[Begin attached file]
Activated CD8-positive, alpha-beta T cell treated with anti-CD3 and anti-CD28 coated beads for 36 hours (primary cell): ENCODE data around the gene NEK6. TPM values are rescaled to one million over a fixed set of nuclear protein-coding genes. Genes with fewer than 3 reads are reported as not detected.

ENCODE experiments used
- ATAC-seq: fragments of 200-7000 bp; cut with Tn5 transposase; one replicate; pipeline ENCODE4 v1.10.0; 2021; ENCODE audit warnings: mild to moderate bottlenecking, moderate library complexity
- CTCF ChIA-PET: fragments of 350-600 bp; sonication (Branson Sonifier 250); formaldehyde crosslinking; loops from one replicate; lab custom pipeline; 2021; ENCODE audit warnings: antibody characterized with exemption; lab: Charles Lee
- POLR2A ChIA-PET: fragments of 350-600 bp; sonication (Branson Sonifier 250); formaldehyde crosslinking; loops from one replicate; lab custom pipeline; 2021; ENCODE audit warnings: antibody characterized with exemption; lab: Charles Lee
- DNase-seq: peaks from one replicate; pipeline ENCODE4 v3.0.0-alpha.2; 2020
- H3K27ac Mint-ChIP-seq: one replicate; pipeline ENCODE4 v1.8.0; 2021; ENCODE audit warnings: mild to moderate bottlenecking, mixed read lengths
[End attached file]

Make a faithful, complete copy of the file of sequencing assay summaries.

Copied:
Activated CD8-positive, alpha-beta T cell treated with anti-CD3 and anti-CD28 coated beads for 36 hours (primary cell): ENCODE data around the gene NEK6. TPM values are rescaled to one million over a fixed set of nuclear protein-coding genes. Genes with fewer than 3 reads are reported as not detected.

ENCODE experiments used
- ATAC-seq: fragments of 200-7000 bp; cut with Tn5 transposase; one replicate; pipeline ENCODE4 v1.10.0; 2021; ENCODE audit warnings: mild to moderate bottlenecking, moderate library complexity
- CTCF ChIA-PET: fragments of 350-600 bp; sonication (Branson Sonifier 250); formaldehyde crosslinking; loops from one replicate; lab custom pipeline; 2021; ENCODE audit warnings: antibody characterized with exemption; lab: Charles Lee
- POLR2A ChIA-PET: fragments of 350-600 bp; sonication (Branson Sonifier 250); formaldehyde crosslinking; loops from one replicate; lab custom pipeline; 2021; ENCODE audit warnings: antibody characterized with exemption; lab: Charles Lee
- DNase-seq: peaks from one replicate; pipeline ENCODE4 v3.0.0-alpha.2; 2020
- H3K27ac Mint-ChIP-seq: one replicate; pipeline ENCODE4 v1.8.0; 2021; ENCODE audit warnings: mild to moderate bottlenecking, mixed read lengths